Kim Stanley Robinson says Elon Musk's Mars plan is a "1920s science-fiction cliché"

Kim Stanley Robinson, whose seminal Mars trilogy (coming soon to TV?) changed the way we talk about our neighboring planet, says that Musk's Mars colonization plan "is sort of the 1920s science-fiction cliché of the boy who builds a rocket to the moon in his back yard."

Robinson, who has previously warned that space exploration can be used as an excuse to trash our own planet, has written convincingly about the difficulties of sustaining life away from Earth (his novel Aurora is brilliant on this score).

He says that Musk's vision "is not believable, which makes it a hard exercise to think about further" -- rather than being colonized by a single leader from a single company, Mars colonization "ill be multi-national and take lots of money and lots of years."

What needs to happen for the Mars colony to live sustainably and give humanity the lifeboat Musk envisions?

It’s important to say that the idea of Mars as a lifeboat is wrong, in both a practical and a moral sense.

There is no Planet B, and it’s very likely that we require the conditions here on earth for our long-term health. When you don’t take these new biological discoveries into your imagined future, you are doing bad science fiction.

In a culture so rife with scientism and wish fulfillment, a culture that's still coming to grips with the massive crisis of climate change, a culture that's inflicting a sixth mass-extinction event on earth and itself, it’s important to try to pull your science fiction into the present, to make it a useful tool of human thought, a matter of serious planning as well as thrilling entertainment.

This is why Musk’s science fiction story needs some updating, some real imagination using current findings from biology and ecology.

Why Elon Musk's Mars Vision Needs 'Some Real Imagination' [Eric Roston/Bloomberg]

Notable Replies

  1. I've noticed the people who seem most confident that we'll soon have the know-how to build that permanent Mars colony tend to think of it as an engineering problem rather than a biology problem.

  2. The grand vision of the 70's was wrapped up in enormous LaGrange point communities, to support the machine shops and mining operations to bootstrap the next phase of human expansion.... Completely missing the revolution in robotics and computing that would make all that investment pointless. The next wave of futurism imagined terraforming an entire planet, be it Venus or Luna or Mars, it seemed there was no project too big to imagine. But all the most realistic grand thinking about this planet, shows that we are unable to come together as a species to keep our own envirnoment from becoming unlivable. All that important diplomatic work in Kyoto and Paris? Has no teeth. It's activity meant to convince the people that their leadership is managing the problem. (it's the public perception that's the only problem being managed.)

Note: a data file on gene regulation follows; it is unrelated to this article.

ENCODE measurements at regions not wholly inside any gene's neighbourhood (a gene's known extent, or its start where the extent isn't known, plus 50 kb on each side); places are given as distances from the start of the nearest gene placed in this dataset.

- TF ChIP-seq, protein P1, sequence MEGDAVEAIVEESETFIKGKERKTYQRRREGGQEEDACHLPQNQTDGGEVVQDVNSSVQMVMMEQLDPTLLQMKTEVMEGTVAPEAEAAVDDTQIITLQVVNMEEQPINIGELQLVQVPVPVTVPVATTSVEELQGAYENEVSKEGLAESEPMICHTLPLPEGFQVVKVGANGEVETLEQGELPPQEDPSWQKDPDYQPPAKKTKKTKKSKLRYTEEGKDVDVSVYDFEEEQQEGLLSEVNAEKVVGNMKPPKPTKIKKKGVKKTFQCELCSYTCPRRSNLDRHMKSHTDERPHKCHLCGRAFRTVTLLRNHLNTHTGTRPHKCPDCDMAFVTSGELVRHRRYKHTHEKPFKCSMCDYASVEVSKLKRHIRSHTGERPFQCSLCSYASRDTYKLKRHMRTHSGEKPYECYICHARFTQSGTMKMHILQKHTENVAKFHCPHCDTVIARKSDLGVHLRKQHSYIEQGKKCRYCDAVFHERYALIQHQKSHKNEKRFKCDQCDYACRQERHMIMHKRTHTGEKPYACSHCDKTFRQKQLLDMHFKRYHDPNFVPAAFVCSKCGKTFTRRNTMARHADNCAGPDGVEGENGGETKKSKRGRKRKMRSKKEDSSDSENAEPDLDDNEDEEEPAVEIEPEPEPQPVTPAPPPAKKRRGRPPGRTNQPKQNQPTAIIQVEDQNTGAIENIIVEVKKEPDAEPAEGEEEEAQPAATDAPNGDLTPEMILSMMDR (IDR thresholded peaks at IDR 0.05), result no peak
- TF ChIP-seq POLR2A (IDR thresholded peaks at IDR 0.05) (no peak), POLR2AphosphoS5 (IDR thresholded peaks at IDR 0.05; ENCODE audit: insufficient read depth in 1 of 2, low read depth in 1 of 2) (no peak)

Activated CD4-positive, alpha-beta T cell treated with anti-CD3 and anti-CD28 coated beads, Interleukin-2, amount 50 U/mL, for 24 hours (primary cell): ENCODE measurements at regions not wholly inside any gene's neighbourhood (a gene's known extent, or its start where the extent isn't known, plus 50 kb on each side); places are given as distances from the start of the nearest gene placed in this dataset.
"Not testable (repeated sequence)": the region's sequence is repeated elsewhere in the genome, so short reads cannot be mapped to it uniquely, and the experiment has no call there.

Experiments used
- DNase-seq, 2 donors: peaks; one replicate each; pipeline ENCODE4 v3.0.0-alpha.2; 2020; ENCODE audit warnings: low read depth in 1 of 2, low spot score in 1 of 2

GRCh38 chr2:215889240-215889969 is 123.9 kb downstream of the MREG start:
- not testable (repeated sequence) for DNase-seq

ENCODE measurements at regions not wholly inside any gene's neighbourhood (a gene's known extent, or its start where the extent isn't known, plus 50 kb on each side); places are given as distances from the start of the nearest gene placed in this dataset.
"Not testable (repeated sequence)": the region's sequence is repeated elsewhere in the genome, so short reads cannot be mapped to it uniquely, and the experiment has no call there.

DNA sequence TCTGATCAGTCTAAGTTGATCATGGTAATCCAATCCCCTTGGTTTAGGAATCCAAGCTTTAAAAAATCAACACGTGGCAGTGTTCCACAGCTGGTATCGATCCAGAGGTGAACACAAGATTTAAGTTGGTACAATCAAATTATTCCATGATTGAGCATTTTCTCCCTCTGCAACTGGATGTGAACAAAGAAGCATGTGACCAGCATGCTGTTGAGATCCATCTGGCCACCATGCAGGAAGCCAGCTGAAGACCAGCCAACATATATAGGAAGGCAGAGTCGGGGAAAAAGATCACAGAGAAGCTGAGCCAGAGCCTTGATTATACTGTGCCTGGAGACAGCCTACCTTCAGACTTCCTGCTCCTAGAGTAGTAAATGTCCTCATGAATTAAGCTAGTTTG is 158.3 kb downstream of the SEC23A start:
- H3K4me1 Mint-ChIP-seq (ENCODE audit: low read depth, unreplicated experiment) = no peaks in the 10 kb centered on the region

That earlier scheme to get people to sign up for a one way trip to mars was obviously a scam, just as messed up as those companies who'll name a star after you for a fee. I haven't actually sat down to read Elon Musk's ideas about Mars, he is a battery salesman AFAIK, not a space expert.

    KSR has got this one exactly right. Humanity may or may not make it to the outer system, but only after we've proven WE CAN SURVIVE ON THIS PLANET. I don't know why people seem to think this isn't an interesting challenge?

  3. lecti says:

    Well, biology doesn't mean a damned thing if engineering knowhow to get there doesn't exist, so Mr. Robinson's argument ends here.

    I can't stand the ecological argument against space travel - the referenced article by the guy pisses me off even more, especially this line:

    Biological problems are harder for humans to solve than physical problems, because biology concerns life, which is extraordinarly [sic] complex, and includes emergent properties and other poorly understood behaviors. Ultimately biology is still physics, but it constitutes a more complex set of physical problems, and includes areas we can’t explain.

    As a former biologist who still plays part in chipping away this complexity, this type of attitude is really perplexing. Seriously, biology SUCKS from engineering aspect. Pretty much the only reason we should be working on this shitty legacy system is because we just happen to be part of the crap. Call for preserving the "good old ecology" because it's oh so complicated and we shouldn't do anything about it smacks of vitalism, which is not much better than superstition.

    It's really ironic that Robinson, who wrote Mars series, to be calling Musk to lack "real" imagination. Besides the really weak (and horribly pessimistic) argument, we are talking about 1) some english major who wrote some book putting down 2) a physics major and engineer that is making spaceflight and electric cars economically viable through innovation.

    I read Red Mars. Nothing groundbreaking in the book, with the terribly researched biology part. Denying someone with a real track record to lead the way just because he can't come up with a better plan? I chalk that up to intellectual cowardice and jealousy. I definitely don't like this guy now.

  4. d_r says:

    Maybe because they liked "her" photo on the dust jacket?


  5. I'm down with leaving this rock, but at the same time not trashing it either.

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